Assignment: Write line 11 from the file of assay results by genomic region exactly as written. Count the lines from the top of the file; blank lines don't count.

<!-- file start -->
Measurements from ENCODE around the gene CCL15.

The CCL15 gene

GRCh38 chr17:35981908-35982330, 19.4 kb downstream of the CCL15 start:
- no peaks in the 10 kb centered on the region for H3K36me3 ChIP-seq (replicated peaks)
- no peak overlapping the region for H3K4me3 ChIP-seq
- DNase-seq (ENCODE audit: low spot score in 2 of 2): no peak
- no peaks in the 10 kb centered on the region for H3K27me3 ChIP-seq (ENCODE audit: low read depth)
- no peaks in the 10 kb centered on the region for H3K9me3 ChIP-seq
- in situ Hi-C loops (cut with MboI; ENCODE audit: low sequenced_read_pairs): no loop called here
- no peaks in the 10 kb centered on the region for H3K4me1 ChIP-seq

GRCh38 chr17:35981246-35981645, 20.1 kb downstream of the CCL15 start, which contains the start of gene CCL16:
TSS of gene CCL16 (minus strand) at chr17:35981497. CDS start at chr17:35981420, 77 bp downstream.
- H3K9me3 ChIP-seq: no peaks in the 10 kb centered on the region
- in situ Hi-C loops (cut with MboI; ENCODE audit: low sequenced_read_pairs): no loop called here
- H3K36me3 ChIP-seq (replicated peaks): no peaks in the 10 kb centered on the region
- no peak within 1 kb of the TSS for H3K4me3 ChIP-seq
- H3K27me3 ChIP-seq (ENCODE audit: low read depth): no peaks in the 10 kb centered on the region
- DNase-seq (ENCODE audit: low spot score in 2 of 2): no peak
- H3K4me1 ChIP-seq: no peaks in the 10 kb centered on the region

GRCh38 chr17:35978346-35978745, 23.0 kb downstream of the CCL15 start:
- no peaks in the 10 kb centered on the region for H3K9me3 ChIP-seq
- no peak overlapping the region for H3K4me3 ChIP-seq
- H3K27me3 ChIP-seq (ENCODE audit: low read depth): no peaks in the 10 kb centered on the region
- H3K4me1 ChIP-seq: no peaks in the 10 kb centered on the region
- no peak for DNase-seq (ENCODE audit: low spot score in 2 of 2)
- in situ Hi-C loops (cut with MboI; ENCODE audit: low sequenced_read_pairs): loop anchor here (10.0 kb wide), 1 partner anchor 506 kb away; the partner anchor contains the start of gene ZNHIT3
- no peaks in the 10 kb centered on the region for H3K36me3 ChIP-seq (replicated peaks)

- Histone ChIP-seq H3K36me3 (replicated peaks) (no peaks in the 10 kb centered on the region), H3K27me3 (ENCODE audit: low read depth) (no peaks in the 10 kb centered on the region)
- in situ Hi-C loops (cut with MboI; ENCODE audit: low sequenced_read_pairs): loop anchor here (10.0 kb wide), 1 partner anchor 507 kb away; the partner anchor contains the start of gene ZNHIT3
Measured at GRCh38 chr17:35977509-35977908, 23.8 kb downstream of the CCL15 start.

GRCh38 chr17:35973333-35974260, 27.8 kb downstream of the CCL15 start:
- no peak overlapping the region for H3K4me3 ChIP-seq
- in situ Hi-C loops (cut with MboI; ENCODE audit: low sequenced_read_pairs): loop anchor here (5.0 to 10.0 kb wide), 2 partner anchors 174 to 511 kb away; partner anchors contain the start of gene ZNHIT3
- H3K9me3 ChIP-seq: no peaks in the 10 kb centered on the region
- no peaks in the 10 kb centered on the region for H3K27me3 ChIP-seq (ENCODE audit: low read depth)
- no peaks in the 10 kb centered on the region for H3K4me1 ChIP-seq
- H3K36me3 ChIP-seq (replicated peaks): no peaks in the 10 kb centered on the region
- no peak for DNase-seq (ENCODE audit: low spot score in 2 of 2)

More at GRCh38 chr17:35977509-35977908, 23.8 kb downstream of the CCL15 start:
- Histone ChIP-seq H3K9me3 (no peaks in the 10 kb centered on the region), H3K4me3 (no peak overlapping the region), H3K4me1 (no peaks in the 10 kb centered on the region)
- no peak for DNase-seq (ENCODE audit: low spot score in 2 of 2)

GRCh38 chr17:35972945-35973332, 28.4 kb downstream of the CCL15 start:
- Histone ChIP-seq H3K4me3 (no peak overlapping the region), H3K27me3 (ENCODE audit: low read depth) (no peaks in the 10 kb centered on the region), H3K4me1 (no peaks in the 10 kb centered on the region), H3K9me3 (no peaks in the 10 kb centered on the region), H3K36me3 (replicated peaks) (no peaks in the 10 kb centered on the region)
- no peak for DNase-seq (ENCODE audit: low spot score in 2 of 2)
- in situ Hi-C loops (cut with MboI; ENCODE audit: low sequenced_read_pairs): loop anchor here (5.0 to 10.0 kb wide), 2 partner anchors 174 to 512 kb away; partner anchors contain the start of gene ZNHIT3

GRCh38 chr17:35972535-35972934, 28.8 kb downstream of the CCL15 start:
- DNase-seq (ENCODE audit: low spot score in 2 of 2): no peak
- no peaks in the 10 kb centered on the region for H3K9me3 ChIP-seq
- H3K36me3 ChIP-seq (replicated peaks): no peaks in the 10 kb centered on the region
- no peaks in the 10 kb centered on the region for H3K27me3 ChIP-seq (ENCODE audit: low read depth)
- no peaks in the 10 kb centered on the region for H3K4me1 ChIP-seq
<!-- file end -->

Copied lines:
GRCh38 chr17:35981246-35981645, 20.1 kb downstream of the CCL15 start, which contains the start of gene CCL16: